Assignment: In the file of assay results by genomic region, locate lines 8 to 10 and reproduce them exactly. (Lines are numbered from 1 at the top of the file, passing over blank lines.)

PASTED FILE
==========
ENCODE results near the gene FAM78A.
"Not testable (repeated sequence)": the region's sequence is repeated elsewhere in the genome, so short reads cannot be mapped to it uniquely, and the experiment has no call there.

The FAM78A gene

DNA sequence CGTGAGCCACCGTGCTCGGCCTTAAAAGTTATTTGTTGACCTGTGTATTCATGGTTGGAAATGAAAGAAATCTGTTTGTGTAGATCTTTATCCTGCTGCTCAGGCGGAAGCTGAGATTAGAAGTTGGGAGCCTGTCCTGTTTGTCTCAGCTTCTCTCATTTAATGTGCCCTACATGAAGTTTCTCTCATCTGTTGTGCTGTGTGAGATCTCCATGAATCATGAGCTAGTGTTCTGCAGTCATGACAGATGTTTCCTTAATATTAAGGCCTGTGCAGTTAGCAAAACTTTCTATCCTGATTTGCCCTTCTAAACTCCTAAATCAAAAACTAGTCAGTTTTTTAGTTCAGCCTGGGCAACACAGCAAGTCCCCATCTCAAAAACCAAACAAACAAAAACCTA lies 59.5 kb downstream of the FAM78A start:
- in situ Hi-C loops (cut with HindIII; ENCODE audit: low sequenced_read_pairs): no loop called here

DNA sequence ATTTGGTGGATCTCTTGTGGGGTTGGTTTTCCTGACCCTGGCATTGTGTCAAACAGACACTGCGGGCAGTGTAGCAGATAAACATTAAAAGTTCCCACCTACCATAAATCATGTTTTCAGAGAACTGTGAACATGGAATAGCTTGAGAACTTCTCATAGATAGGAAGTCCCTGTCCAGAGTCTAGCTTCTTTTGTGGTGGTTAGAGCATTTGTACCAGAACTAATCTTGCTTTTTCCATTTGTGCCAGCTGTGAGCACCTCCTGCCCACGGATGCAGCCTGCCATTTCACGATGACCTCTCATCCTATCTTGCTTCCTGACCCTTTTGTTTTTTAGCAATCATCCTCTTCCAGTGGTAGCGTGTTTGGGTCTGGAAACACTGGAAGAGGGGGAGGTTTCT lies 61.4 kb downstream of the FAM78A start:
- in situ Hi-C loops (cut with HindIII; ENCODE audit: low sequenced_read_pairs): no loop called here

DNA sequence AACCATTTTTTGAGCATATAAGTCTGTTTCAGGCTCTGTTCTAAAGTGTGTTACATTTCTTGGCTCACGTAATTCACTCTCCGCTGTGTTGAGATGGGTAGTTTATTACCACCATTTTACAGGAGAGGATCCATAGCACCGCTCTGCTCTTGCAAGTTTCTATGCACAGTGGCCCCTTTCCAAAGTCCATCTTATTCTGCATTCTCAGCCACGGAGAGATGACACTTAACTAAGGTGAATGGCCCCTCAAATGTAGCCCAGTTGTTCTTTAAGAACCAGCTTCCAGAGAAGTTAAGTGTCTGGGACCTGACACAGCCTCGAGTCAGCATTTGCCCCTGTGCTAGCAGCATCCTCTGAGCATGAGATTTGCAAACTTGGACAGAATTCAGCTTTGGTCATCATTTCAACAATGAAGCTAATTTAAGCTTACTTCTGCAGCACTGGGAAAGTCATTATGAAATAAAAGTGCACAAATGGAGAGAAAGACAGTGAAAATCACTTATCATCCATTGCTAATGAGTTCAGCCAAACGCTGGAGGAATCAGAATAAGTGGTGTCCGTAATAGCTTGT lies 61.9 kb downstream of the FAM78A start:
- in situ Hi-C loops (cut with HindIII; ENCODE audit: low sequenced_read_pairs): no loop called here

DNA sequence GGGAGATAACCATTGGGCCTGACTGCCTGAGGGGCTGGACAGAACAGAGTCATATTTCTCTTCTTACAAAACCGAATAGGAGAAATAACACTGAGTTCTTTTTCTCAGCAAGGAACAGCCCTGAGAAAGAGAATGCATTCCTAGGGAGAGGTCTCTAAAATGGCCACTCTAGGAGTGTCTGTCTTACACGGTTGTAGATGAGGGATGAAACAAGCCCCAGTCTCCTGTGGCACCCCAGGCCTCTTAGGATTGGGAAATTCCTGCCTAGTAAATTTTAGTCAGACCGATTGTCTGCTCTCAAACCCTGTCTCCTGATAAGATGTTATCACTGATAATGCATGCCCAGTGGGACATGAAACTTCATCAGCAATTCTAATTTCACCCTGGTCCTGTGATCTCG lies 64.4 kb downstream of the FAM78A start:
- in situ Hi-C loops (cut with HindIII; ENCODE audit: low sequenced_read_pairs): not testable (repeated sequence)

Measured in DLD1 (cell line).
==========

DNA sequence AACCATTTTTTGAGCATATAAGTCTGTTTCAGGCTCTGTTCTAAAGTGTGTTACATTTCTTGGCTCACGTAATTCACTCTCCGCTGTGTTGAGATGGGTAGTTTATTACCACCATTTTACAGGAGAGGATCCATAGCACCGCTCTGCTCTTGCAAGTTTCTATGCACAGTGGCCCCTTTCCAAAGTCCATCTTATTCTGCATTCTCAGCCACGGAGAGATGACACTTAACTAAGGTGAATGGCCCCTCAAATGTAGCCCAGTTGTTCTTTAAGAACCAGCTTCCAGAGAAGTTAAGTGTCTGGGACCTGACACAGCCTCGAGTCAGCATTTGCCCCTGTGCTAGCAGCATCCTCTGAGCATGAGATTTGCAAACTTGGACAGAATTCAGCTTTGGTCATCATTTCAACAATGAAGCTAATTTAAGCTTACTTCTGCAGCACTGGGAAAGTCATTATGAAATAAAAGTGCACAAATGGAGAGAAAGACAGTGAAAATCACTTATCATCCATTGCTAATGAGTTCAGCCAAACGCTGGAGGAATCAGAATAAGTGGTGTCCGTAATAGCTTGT lies 61.9 kb downstream of the FAM78A start:
- in situ Hi-C loops (cut with HindIII; ENCODE audit: low sequenced_read_pairs): no loop called here

DNA sequence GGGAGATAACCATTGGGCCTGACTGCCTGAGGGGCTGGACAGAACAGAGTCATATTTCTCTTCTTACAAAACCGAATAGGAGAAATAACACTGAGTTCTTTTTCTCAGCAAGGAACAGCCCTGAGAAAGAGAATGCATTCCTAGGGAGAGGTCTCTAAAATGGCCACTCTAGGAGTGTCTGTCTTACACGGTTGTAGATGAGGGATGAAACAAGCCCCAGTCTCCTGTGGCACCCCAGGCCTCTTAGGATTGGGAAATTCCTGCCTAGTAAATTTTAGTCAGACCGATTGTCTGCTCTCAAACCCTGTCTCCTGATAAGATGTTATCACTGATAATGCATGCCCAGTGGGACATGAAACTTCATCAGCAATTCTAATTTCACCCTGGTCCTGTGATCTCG lies 64.4 kb downstream of the FAM78A start: